• Marv Wolfman, Cindy Goff, Brian Bendis, Geoff Johns, Scott Snyder, Tom King, Brad Meltzer, Paul Dini, Louise Simonson, Peter Tomasi, Dan Jurgens, Richard Donner
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April has been the month of Action Comics. Last Wednesday DC Comics released their 80-year anniversary hardcover celebrating the history of the series and Superman, and then we started our giveaway to win that hardcover and today’s #1,000 issue. This issue is 92 pages, features some of the greatest comic book talents in the industry and kicks off Brian Michael Bendis’ run on Superman and his work at DC Comics. That’s a lot to be excited about and this book certainly gets you in the mood to celebrate the Man of Steel.

So what’s it about?

The official summary reads:

Celebrate 1000 issues of Action Comics with an all-star lineup of top talent as they pay tribute to the comic that started it all! From today’s explosive action to a previously unpublished tale illustrated by the legendary Curt Swan to the Man of Tomorrow’s future–this very special, oversized issue presents the best of the best in Superman stories!

Why does this matter?

This anthology collects 11 stories from comic greats like Geoff Johns, Tom King, Richard Donner, Clay Mann, Neal Adams, Dan Jurgens, Jim Lee, Tim Sale, Scott Snyder, John Cassaday, Olivier Coipel…I mean the list is insane guys! It costs $7.99, but there’s incredible value in the quality of story and the size of this book.

Fine, you have my attention. What’s good about it?


Is that Christopher Reeve?

This issue opens with a story from Dan Jurgens which is fitting since he’s been writing this series for quite a while. He writes and draws (with inks by Norm Rapmund) and it’s a story that honors the greatness of Superman. It’s Superman Day, and people are coming from far and wide to share their stories of how Superman saved them. Superman is a humble guy though and wants to avoid all this hubbub. The story does a good job reminding us Superman does this because he wants to, but at the same time receiving thanks is an essential part of being a hero.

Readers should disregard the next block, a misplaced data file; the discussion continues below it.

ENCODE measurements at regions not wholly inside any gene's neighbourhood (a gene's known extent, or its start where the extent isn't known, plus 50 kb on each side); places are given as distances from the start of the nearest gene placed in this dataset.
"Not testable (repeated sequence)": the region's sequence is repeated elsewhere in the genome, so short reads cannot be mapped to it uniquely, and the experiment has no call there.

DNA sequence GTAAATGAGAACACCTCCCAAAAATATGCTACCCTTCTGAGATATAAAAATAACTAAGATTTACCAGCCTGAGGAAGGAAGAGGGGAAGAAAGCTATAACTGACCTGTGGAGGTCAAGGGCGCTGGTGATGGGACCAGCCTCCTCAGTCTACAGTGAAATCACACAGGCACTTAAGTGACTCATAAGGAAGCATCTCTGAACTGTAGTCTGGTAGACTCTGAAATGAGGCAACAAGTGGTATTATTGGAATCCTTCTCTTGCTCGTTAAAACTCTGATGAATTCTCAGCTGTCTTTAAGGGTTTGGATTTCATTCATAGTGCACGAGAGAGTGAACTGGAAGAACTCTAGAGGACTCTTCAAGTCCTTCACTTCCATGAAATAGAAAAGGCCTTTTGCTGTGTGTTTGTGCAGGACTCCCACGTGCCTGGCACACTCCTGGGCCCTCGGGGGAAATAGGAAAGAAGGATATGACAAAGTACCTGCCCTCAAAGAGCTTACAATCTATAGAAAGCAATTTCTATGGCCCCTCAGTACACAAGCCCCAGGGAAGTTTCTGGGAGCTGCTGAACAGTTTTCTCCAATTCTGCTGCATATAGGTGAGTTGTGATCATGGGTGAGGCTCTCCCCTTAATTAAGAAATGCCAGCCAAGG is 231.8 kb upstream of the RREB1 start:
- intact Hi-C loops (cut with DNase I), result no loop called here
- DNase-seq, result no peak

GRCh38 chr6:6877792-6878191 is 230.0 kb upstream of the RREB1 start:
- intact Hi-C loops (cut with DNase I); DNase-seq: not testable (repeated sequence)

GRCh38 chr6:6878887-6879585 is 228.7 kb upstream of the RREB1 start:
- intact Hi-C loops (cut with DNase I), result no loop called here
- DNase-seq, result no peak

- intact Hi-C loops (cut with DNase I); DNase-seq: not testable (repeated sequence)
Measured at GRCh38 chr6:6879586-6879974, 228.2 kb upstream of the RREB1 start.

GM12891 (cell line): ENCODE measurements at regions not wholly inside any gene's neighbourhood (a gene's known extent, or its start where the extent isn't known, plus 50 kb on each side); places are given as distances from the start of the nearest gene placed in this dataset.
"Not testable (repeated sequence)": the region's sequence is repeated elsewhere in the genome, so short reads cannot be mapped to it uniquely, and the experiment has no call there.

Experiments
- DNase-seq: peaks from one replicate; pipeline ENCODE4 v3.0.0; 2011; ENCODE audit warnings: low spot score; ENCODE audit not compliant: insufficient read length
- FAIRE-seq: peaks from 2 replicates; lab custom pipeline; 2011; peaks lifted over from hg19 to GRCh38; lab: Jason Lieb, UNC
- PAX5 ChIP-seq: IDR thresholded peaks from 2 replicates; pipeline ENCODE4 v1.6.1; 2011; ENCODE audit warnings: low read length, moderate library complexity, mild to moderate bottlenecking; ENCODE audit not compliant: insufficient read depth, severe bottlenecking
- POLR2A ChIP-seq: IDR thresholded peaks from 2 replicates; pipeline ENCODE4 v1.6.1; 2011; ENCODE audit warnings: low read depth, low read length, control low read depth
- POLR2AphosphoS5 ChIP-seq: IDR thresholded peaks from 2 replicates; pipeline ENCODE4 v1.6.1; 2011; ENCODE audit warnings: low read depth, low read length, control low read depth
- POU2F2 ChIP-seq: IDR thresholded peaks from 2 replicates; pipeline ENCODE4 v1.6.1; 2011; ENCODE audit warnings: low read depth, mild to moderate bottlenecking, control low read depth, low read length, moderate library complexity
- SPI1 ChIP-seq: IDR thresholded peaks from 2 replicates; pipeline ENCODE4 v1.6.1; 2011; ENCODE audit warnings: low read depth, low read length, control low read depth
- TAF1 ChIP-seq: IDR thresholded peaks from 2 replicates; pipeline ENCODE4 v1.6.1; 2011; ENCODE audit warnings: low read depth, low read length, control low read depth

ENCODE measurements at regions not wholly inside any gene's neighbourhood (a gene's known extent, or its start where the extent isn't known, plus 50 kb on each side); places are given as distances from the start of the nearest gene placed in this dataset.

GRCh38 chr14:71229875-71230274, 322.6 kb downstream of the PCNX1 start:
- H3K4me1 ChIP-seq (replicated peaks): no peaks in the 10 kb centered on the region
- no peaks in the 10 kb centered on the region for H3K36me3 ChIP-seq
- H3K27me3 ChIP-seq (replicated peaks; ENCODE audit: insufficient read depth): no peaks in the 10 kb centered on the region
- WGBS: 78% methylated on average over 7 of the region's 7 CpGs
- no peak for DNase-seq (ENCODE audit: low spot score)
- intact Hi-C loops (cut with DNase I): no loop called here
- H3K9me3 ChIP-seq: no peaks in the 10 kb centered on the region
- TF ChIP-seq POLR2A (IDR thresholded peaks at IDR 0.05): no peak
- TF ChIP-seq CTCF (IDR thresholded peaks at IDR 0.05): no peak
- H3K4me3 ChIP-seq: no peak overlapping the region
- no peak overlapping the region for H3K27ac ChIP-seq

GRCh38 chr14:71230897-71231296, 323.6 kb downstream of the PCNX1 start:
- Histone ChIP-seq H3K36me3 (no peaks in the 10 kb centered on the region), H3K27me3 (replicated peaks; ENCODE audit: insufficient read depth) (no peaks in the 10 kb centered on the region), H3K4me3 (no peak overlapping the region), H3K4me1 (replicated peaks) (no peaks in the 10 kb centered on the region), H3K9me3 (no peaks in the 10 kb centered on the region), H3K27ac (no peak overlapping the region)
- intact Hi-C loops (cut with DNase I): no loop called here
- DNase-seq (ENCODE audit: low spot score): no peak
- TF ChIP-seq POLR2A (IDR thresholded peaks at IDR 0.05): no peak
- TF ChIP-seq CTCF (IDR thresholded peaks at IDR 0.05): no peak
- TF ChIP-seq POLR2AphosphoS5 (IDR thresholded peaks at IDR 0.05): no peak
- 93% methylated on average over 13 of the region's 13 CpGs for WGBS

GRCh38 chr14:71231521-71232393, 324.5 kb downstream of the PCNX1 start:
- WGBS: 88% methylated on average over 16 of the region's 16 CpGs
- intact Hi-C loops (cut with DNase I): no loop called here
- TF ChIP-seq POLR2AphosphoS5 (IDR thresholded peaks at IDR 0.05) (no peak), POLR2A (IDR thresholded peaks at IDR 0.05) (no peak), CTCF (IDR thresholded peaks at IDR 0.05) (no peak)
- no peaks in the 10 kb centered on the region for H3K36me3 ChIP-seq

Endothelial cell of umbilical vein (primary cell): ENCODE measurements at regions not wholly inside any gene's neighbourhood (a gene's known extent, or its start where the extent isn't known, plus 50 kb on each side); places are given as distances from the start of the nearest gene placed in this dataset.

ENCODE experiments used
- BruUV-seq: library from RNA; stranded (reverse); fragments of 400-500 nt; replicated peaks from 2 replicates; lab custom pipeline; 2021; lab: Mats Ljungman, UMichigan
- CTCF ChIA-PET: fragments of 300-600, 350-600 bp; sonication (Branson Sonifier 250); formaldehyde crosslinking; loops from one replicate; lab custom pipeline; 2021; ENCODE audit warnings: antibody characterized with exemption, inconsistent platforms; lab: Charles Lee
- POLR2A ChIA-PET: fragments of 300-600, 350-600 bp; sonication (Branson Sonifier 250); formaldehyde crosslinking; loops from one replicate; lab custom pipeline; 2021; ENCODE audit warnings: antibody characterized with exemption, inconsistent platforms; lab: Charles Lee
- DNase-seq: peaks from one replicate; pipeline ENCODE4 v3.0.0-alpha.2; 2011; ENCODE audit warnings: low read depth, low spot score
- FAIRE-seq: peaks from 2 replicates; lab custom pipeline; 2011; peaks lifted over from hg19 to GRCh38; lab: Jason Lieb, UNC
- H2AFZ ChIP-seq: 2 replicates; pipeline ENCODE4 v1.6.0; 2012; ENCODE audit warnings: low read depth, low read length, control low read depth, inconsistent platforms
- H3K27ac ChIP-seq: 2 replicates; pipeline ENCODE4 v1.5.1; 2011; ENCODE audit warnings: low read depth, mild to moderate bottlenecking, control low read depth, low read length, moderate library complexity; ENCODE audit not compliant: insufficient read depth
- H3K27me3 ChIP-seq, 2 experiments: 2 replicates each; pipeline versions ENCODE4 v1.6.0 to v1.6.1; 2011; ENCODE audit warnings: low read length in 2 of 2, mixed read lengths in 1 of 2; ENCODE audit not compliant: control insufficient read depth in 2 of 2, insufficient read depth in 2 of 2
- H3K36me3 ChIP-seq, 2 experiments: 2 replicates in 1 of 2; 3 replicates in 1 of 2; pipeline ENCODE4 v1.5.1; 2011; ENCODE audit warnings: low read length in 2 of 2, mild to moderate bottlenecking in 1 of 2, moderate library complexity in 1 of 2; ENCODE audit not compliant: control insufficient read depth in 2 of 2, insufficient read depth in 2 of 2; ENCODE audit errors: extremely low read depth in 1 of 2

The second story by Peter J. Tomasi and Patrick Gleason is told via 15 full page spreads, giving readers a snapshot of Superman’s history and why his fight against fear is so profound. The art is exceptional and well worth framing, and the words are at times poetic and touching.

Marv Wolfman and Curt Swan write the next story titled “Enemy Within” which focuses on Superman’s trust in humanity to do the right thing and be heroes themselves. It’s a friendly reminder that Superman doesn’t save folks every day, but witnesses goodness in people every day too.

The fourth story is by Paul Levitz and Neal Adams and appears in the Action Comics: 80 Years of Superman Deluxe Edition. This one is all about Lex Luthor and Superman’s ongoing competition with each other. It has an old-school feel that serves to show the slightly goofy aspect of the characters.

The next story is by Geoff Johns and Richard Donner with incredibly moving art by Olivier Coipel. This story is a good example of how Superman doesn’t win all his battles with his fists.

Scott Snyder and Rafael Albuquerque are behind the sixth story which involves Lex and Superman warring with words over some weapons Lex could use to do great harm to Superman. The story ties into the special nature of Clark’s hometown in Kansas and the underlying respect Lex and Superman have for each other.

The next story by Tom King and Clay Mann is deeply emotional focusing on Superman paying his respects to his human parents. There are some wicked images in this story especially so because Mann draws Superman like Christopher Reeve.